Featured Research

from universities, journals, and other organizations

Diabetes affects patients' well-being and also impacts spouses

Date:
January 27, 2011
Source:
Purdue University
Summary:
Older patients with diabetes who are not dealing well with the disease are likely to have symptoms of depression, and spouses of older patients also suffer distress related to diabetes and its management, according to research.

Older patients with diabetes who are not dealing well with the disease are likely to have symptoms of depression, and spouses of older patients also suffer distress related to diabetes and its management, according to research from Purdue University.

Related Articles


"Responsibilities and anxieties can differ for patients with diabetes and their spouses, but each may experience stress, frustration and sadness at times related to the demands of living with this disease," said Melissa M. Franks, an assistant professor of child development and family studies. "We know spouses often support their partners, but in our work we want to know what form their involvement takes and how the disease and its management affect both the patient and spouse."

Franks and her team found that the distress spouses feel is similar to what patients feel, and this could contribute to their own depressive symptoms such as irritability or sadness. These depressive symptoms come from their own anxieties about living with the disease or caring for someone with the disease and not necessarily because the other person is struggling.

Researchers also found that when male patients were concerned about the management of their diabetes, their depressive symptoms were elevated more than those for female patients with similar levels of concerns.

"This gender difference is consistent with prior work showing that male patients who are not managing their disease well tend to experience greater depressive symptoms," Franks said. "And while we saw this difference between male and female patients, we did not see the same pattern of distress between their respective spouses. This is surprising, because one might assume that the spouse would be as worried, or, according to family roles, that wives might worry more. However, more research, especially long-term observations, is needed."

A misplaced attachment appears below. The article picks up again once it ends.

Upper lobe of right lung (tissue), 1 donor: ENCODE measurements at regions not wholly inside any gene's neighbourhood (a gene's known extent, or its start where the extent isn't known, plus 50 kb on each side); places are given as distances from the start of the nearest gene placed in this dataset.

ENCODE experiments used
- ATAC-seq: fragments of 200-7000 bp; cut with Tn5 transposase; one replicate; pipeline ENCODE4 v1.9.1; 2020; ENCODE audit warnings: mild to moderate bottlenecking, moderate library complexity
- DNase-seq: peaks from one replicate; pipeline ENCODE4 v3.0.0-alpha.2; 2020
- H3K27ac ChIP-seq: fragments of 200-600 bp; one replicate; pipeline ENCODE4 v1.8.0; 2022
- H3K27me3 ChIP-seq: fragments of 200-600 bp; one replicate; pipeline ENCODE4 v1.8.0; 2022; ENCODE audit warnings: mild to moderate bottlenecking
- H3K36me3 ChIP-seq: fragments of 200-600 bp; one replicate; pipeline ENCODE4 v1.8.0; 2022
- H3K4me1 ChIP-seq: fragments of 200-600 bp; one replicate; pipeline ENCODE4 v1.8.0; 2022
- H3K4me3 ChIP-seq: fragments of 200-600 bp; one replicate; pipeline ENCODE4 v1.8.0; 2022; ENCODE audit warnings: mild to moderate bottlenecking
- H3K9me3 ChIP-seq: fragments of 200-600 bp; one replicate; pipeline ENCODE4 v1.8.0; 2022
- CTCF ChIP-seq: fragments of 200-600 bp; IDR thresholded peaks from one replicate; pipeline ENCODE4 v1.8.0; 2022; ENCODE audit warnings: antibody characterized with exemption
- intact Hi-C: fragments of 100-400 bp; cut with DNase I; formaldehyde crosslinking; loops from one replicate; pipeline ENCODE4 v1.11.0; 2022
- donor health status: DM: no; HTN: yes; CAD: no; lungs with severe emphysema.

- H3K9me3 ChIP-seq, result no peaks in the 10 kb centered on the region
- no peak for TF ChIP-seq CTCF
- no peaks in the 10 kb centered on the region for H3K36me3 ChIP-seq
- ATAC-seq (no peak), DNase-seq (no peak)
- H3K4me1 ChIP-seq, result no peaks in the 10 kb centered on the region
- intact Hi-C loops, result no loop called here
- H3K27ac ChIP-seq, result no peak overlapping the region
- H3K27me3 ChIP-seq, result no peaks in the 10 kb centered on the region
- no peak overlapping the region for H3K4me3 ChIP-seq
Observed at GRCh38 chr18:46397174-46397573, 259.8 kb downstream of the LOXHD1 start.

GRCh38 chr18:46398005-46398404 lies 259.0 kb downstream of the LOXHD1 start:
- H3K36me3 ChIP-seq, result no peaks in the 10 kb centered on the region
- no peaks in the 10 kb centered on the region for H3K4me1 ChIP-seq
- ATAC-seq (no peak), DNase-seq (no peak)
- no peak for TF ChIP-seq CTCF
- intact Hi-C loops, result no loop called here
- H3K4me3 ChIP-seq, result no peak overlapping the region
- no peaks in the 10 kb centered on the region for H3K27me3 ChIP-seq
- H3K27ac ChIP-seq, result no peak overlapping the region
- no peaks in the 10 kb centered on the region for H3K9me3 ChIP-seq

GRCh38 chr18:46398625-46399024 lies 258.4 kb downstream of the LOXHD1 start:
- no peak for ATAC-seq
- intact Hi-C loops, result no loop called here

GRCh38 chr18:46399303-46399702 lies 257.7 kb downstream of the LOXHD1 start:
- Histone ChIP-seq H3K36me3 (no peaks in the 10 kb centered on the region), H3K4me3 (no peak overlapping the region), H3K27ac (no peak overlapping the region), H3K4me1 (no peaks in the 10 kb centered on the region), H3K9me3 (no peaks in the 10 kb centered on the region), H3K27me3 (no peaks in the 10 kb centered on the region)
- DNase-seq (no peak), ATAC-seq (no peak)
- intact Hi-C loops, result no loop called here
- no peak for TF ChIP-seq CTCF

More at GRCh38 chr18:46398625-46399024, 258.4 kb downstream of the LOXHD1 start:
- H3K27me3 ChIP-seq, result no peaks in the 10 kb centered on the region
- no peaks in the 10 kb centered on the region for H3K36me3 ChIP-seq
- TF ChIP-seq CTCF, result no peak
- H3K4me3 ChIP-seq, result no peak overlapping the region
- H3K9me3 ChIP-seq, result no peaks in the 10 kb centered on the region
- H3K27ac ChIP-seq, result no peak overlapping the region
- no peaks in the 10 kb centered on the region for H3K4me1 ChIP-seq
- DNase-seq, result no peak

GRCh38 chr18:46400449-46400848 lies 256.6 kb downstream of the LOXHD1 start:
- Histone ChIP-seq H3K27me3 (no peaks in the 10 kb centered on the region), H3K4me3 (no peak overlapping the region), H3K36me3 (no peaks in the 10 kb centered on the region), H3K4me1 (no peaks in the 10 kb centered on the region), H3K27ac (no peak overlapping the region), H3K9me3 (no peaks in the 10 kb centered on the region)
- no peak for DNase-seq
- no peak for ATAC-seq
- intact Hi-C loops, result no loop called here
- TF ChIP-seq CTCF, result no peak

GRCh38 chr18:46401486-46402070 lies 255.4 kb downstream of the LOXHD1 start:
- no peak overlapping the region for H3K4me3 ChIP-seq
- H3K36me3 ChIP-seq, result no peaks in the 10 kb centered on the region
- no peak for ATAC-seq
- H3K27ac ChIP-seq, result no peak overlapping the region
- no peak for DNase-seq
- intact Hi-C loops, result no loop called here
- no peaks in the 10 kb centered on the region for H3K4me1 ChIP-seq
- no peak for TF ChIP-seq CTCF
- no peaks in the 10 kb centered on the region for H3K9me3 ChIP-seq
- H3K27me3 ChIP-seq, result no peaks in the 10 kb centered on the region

The findings, based on statistical models with 185 couples older than 50, appeared in the December issue of the Family Relations journal. The patients and spouses completed individual surveys that measured distress related to diabetes, such as adherence to treatment recommendations, as well as depressive symptoms. The gender effects were measured by comparing the couples' responses. There were 67 female patients and 118 male patients, and each couple was screened to make sure only one person had diabetes.

"Because spouses' distress is not always directly linked to feelings of their partner, it tells us that we need to pay more attention to the spouse as well as the patient," she said. "Understanding the triggers for depressive symptoms can help practitioners and experts better care for patients and spouses as individuals and as a unit.

"We also found that many people reported some depressive symptoms, and some reported levels indicative of risk for clinical depression. It's important to consider depressive symptoms because they may signal concerns and problems that could be alleviated with treatment."

Diabetes affects about one in five Americans over the age of 60, and the majority of those people have Type 2 diabetes, which is a disease of the endocrine system. Type 2 diabetes, also referred to as adult-onset diabetes, is caused by insufficient secretion of insulin and resistance to insulin, which is problematic because it lessens the ability of cells to absorb glucose from the bloodstream. The incidence of the disease, which is considered a leading cause of death, is increasing as more people are overweight and sedentary.

The disease is managed daily through diet, exercise and medications. Complications, such as poor blood circulation, vision impairment, heart disease and stroke, are possible if the disease is not managed. In this study, spouses often reported that the disease's daily management as well as the fear of their loved one's living with diabetes were common concerns.